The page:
Perris elected representatives put on their walking shoes to take part in a march for “family, peace and unity” that kicked off the City’s annual celebration of Black History Month.
Mayor Daryl Busch joined with Mayor Pro Tem Rita Rogers and councilmembers Tonya Burke, David Starr Rabb and Mark Yarbrough and ministers, educators, parents and teen-agers for the mile-march from Mercado Park to City Hall.
About 100 people participated in the Feb. 20 walk, which signified the start of a daylong festival that featured, praying, singing and talks about the history and impact of African-Americans on the U.S. over centuries.
Busch praised the diversity of the marchers, which included members of the group Cops and Clergy, Perris school principals, Police Chief Brandon Ford and his wife, Michelle, and pastors from Perris congregations. Organizers said the walk showed Perris as an example where various ethnicities and races work together to building a thriving community.
“It’s great to see all sorts of people coming together to take part in this walk for unity,” Busch told the assembled crowd moments before it took off from Mercado Park. “It’s important to bring the community together. It makes Perris a better place.”
Rogers organized the City’s chapter of Cops and Clergy in 2002.
The group meets monthly to discuss issues of concern to the community and its police department and over the years members have forged a mutual and deep respect for each other, helping alleviate potential tensions between Perris residents and police.
Rogers, recovering from recent surgery, told the crowd that she was “so grateful, so blessed and so glad to be here” to participate in the unity walk.
“It’s what every community. Every citizen of this country needs,” she said.
Burke pointed out that the City Council includes three African-Americans and exemplifies the diversity within Perris. Her parents, Corine and Herbert Brown, marched with Martin Luther King in Selma in 1965 and the family remains committed to expanding civil rights and liberties.
“It’s very important for us to embrace all the divergent cultures in our City,” Burke said. “This celebration shows how important it is for our community to learn about each other. It is important to embrace our diversity.”
Rabb called the march “is a beautiful thing that will help Perris become one of the best cities in the Inland Empire.” It’s great to set aside February to remember African-American history and contributions, he said, but those achievements should be celebrated throughout the year.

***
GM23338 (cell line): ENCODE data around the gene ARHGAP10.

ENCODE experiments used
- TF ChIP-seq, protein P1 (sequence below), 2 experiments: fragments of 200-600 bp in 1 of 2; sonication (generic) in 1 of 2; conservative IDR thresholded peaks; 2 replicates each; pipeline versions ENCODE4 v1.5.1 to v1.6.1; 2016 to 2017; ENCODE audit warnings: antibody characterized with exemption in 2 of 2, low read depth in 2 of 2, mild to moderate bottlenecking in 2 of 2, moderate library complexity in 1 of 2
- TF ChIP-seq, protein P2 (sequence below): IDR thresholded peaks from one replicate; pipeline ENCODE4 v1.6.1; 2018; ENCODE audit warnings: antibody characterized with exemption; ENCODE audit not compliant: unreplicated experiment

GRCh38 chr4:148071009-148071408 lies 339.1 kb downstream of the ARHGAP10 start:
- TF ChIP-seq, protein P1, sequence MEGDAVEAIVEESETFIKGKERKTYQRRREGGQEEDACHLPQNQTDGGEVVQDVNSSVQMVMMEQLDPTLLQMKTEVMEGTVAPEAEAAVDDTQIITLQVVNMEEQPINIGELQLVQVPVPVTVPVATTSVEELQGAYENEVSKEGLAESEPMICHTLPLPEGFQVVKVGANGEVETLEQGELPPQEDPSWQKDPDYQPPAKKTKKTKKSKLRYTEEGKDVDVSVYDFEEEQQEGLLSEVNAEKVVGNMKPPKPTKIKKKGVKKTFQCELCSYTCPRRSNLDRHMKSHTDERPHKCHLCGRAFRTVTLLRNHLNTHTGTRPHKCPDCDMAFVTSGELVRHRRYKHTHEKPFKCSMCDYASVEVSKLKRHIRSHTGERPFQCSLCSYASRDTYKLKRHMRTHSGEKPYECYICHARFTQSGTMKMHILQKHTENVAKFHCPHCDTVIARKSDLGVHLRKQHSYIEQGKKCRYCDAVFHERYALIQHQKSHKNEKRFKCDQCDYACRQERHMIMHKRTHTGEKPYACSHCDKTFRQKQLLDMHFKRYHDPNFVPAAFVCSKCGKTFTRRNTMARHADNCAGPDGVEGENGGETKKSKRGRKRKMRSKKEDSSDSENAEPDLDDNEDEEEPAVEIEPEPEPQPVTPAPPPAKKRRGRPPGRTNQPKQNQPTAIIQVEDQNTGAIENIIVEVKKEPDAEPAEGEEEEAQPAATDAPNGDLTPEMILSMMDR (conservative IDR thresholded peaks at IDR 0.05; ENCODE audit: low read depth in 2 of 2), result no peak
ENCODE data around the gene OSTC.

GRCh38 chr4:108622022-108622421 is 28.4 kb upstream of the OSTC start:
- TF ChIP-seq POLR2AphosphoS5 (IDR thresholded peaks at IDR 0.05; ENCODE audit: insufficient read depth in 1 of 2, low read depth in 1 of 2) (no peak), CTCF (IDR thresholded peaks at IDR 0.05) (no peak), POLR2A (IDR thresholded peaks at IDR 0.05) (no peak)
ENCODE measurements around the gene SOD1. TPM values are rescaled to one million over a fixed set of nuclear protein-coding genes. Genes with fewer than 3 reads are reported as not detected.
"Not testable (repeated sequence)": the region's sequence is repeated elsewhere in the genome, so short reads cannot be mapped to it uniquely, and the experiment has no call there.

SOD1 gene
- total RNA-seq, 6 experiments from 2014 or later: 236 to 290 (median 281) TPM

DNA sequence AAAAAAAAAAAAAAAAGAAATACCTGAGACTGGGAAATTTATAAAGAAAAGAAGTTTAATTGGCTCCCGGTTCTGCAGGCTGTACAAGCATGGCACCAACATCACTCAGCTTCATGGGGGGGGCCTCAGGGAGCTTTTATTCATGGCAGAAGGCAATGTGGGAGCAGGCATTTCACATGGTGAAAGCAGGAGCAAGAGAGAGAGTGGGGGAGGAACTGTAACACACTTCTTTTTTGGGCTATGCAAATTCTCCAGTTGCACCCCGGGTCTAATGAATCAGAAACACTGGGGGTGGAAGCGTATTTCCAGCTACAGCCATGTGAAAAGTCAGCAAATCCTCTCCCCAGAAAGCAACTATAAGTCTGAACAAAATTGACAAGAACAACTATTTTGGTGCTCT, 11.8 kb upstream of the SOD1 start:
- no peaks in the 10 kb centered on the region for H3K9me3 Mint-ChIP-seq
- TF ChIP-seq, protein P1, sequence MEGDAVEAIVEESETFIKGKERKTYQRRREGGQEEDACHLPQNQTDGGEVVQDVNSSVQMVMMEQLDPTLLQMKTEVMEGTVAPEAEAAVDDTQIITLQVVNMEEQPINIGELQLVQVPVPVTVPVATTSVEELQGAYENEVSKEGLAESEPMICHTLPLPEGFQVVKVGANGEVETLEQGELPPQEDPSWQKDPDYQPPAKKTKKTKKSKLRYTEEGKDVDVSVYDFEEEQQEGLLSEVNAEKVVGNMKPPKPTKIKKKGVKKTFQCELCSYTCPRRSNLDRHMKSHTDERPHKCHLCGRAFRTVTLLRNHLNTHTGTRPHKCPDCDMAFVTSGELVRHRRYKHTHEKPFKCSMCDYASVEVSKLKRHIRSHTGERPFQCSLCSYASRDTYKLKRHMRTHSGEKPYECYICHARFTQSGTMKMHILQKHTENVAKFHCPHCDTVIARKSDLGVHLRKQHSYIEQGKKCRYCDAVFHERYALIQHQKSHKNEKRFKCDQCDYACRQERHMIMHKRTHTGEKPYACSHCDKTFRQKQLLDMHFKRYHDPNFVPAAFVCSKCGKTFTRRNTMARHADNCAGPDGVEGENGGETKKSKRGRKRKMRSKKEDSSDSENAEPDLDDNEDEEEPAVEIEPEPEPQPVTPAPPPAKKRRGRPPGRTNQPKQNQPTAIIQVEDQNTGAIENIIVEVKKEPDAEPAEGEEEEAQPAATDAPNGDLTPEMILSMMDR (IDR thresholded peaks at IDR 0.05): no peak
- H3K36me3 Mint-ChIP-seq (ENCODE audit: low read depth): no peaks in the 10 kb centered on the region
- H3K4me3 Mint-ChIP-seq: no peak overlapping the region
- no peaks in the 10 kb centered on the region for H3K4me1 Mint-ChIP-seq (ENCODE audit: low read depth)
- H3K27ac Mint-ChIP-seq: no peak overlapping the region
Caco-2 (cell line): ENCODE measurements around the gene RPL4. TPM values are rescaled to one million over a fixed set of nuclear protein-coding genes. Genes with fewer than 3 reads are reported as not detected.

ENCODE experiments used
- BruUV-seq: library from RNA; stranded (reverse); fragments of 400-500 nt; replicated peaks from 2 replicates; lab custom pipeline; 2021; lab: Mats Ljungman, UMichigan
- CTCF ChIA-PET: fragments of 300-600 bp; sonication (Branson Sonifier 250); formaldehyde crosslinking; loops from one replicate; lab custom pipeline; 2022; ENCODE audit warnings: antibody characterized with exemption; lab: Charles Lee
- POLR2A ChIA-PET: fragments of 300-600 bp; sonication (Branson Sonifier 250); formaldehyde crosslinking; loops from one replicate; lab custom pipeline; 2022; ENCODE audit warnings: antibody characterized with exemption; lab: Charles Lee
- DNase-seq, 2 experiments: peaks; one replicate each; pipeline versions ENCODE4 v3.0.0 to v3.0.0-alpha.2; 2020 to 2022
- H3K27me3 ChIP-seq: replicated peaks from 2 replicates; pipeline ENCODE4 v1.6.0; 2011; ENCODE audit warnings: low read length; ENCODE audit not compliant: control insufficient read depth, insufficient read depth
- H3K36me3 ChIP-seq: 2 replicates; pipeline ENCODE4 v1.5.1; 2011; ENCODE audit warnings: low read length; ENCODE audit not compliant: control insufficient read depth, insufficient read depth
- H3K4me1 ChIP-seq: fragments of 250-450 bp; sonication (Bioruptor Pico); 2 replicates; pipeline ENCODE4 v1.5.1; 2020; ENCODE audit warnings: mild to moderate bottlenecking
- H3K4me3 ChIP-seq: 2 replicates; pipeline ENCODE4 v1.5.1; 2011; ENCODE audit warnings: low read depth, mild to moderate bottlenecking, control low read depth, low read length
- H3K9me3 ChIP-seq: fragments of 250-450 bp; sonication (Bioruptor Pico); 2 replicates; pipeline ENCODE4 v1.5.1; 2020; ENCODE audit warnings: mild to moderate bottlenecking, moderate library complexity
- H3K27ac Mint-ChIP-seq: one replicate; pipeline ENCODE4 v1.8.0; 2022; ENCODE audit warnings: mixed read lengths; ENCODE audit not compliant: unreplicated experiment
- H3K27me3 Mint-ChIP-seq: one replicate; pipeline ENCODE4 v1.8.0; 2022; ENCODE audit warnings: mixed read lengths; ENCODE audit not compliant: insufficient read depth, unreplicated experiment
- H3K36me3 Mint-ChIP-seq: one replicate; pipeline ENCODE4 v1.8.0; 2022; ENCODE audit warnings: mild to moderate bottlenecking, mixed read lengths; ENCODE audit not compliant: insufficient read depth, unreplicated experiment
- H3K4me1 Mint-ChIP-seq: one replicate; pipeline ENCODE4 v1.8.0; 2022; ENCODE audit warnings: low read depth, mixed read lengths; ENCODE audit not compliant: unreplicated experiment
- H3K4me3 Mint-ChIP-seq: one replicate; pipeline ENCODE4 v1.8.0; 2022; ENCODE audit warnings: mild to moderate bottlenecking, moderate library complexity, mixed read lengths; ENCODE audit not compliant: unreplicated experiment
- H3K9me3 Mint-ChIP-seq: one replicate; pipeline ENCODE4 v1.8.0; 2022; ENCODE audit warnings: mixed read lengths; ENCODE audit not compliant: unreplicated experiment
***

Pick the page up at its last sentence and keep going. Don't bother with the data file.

“The contributions of black people should be remembered every day,” he said.
Yarbrough said Perris reflects the American melting pot, where many cultures work toward common goals and objectives.
“Perris is a microcosm of the U.S.,” he said. “We’re home to people of many nationalities and walks of life—from blue collar to PhDs. That’s one of the reasons this City is so progressive.”
The walk ended at Foss Field Park, where a crowd of several hundreds gathered to listen to music, remarks from dignitaries and peruse the offerings of food and merchandise vendors. There were historical displays in the City Council Chambers, speakers and student displays.
Margaret Briggs, president of the Perris Valley African American History Committee, told the crowd that remembering the struggles and success of past generations is vital to today’s decision-makers and tomorrows.
“If we don’t know where we’ve been we don’t where we’re going,” Briggs said. “Many of us are in positions of authority and leadership because of our ancestors who paved the way. We have to be proud of our heritage.”
Briggs presented the mayor and City Council with certificates of appreciation for their strong and continuing support of Black History Month activities.
“The City of Perris has been extremely supportive of our events and we appreciate it,” she said.
Inside the council chambers, Craig Givins, Floyd Bullock and Curtis Gardner led a discussion about the accomplishments of black scientists and academics, including those who worked on the atom bomb that helped the U.S. win World War II. Such accomplishments, and those of other black business leaders, inventors and entrepreneurs must be taught and learned by current and future generations of young African-Americans to provide inspiration and encouragement.
Givins, an educator in Riverside, said Perris is leading the way among cities in promoting Black History Month by hosting such a wide-ranging and comprehensive celebration.
“I love the support the City of Perris gives to the promotion of educating people,” he said.